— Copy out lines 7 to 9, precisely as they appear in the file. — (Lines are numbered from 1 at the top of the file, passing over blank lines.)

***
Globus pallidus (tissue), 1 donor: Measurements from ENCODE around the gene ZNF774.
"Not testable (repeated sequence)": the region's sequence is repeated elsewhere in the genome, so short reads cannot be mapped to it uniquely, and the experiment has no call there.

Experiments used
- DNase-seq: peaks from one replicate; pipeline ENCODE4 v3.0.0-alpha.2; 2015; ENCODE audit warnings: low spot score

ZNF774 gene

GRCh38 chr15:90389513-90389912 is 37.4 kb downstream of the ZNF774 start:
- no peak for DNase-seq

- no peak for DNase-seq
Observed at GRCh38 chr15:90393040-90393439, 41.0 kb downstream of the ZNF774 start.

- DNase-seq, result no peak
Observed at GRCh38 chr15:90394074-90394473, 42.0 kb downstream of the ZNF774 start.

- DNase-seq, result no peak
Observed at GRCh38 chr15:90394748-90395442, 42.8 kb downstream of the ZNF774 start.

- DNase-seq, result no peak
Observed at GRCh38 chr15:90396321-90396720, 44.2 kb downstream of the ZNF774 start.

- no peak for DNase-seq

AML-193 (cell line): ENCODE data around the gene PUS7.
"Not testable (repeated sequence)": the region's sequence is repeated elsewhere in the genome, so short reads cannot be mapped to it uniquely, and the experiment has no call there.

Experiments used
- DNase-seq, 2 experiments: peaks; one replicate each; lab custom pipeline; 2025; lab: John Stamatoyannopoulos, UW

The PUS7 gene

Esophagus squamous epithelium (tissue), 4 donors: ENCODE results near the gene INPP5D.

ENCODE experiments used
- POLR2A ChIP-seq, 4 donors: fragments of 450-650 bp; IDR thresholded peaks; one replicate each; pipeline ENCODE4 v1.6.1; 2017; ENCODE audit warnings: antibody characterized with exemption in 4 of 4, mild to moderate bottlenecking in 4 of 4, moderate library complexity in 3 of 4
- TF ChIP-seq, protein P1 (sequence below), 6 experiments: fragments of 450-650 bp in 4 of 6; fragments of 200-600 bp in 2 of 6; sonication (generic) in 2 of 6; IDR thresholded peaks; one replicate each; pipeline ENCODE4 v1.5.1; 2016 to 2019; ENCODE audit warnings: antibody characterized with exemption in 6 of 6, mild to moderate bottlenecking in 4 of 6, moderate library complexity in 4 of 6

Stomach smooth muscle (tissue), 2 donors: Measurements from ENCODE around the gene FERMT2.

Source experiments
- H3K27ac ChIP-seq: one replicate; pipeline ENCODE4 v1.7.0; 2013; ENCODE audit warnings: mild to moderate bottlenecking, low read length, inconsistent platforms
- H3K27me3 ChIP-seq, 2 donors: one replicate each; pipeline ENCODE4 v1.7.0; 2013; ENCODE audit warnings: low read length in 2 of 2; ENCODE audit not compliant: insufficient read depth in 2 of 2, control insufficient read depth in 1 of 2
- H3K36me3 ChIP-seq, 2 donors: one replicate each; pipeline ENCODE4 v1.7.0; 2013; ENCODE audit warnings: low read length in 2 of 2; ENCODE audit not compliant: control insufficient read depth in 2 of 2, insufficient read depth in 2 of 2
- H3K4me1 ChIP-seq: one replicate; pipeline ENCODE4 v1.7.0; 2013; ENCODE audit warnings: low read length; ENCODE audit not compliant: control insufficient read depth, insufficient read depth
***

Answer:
- no peak for DNase-seq

- no peak for DNase-seq
Observed at GRCh38 chr15:90393040-90393439, 41.0 kb downstream of the ZNF774 start.